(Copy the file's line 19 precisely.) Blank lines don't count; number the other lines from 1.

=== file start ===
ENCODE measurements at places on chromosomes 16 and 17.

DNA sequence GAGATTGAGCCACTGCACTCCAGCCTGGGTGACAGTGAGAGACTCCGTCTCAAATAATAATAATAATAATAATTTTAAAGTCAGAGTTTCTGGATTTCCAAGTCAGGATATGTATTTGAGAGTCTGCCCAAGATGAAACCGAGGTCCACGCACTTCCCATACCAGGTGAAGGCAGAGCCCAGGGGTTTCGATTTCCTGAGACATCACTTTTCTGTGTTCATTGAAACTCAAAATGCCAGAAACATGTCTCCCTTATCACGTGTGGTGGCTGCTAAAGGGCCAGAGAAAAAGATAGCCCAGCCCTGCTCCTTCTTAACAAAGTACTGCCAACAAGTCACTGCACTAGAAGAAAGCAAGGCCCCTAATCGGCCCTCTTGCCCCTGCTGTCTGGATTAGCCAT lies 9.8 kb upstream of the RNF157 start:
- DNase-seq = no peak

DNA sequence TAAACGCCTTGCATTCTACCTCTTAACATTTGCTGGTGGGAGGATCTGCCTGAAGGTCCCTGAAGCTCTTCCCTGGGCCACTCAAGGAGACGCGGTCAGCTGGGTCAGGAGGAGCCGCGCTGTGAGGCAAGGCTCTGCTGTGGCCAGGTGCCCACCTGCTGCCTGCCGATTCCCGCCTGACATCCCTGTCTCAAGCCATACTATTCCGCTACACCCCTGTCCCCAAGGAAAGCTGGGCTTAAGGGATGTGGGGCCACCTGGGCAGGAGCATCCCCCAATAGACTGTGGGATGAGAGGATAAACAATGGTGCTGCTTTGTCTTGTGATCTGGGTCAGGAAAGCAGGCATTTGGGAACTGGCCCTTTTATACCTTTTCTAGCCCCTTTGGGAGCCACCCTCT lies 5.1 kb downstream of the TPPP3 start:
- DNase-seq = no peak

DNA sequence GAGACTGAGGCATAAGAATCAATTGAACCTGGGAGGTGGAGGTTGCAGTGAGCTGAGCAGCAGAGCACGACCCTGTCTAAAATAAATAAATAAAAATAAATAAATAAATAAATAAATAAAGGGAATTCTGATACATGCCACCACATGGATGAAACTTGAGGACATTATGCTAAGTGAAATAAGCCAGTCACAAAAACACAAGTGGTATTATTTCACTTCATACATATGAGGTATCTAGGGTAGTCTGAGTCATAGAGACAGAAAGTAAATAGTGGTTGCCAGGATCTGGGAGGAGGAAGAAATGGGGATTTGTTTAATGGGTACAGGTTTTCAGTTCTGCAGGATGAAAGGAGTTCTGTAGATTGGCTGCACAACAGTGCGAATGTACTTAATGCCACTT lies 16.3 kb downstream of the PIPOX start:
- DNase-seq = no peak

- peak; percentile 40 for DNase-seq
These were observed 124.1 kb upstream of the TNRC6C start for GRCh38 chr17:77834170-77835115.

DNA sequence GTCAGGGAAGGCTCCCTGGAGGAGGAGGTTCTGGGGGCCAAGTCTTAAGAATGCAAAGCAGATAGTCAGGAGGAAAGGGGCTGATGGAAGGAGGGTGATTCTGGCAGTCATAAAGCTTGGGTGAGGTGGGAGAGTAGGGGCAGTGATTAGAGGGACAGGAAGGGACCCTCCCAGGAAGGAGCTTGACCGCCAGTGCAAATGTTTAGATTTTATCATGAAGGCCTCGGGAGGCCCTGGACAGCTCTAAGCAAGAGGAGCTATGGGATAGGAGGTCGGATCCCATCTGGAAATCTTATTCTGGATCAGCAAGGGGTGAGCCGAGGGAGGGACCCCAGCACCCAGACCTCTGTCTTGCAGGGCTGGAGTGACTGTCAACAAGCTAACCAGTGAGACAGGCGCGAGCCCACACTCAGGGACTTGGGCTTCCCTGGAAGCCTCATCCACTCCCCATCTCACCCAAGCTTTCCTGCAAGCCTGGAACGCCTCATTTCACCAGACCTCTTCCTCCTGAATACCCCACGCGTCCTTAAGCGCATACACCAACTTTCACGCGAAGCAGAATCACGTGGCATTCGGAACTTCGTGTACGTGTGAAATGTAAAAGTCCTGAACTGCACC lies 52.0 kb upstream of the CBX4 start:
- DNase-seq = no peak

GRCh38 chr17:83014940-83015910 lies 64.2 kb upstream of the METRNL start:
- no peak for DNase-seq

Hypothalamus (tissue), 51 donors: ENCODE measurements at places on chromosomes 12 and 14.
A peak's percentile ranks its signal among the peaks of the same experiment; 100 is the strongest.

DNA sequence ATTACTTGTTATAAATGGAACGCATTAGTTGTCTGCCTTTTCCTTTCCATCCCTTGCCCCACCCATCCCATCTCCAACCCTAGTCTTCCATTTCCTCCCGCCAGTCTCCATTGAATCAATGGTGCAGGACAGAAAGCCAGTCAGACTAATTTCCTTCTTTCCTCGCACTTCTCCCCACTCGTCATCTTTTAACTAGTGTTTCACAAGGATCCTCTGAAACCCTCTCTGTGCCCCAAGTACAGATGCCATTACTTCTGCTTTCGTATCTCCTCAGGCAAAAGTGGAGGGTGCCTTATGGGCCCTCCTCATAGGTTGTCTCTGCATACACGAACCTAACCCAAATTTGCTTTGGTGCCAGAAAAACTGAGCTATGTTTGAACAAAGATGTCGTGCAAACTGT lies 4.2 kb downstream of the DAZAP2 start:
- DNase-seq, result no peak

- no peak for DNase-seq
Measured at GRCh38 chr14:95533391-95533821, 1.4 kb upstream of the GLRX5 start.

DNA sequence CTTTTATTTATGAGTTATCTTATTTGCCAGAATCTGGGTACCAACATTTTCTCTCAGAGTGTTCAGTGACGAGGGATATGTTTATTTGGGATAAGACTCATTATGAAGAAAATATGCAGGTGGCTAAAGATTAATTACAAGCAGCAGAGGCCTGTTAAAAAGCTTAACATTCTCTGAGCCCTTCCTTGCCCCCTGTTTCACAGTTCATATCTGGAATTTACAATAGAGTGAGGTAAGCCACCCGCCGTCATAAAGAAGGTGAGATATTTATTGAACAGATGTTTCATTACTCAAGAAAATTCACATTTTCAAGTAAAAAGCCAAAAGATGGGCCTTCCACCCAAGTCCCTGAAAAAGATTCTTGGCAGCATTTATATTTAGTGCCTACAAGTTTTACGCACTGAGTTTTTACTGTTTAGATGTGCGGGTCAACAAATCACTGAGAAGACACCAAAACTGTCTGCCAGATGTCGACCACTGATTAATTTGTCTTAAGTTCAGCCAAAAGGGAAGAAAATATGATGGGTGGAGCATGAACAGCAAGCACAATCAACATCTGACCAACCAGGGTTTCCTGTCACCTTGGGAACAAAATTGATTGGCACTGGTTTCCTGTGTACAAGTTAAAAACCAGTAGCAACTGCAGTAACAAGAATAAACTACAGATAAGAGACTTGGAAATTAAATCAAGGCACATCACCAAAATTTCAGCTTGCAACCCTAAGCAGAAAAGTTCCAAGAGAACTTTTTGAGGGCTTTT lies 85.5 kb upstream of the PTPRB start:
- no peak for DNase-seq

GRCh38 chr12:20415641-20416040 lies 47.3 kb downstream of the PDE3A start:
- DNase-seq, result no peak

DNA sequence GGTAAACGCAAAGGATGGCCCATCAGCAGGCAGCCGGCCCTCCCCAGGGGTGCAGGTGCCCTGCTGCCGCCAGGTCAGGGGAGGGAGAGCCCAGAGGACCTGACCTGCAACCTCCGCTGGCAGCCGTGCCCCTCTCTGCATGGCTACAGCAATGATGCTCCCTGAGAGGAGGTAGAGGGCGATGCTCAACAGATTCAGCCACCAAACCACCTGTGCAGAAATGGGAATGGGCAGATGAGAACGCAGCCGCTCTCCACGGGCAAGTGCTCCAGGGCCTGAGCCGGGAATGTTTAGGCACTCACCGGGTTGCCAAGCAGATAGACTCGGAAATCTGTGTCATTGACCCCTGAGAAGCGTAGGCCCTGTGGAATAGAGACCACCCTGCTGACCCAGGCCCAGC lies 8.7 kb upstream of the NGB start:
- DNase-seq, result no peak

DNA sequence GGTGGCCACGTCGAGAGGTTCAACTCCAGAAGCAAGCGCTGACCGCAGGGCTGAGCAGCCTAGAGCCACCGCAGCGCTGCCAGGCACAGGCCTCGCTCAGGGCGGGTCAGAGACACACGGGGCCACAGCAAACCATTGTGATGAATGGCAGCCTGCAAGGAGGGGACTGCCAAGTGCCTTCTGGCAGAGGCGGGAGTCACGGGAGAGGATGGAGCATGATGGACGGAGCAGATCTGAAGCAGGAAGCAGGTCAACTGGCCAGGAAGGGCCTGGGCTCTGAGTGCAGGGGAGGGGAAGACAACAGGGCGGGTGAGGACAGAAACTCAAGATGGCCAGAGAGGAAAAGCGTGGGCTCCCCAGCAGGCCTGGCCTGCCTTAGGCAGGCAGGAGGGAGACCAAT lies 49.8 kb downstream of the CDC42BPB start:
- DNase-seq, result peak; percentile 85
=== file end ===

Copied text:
Measured at GRCh38 chr14:95533391-95533821, 1.4 kb upstream of the GLRX5 start.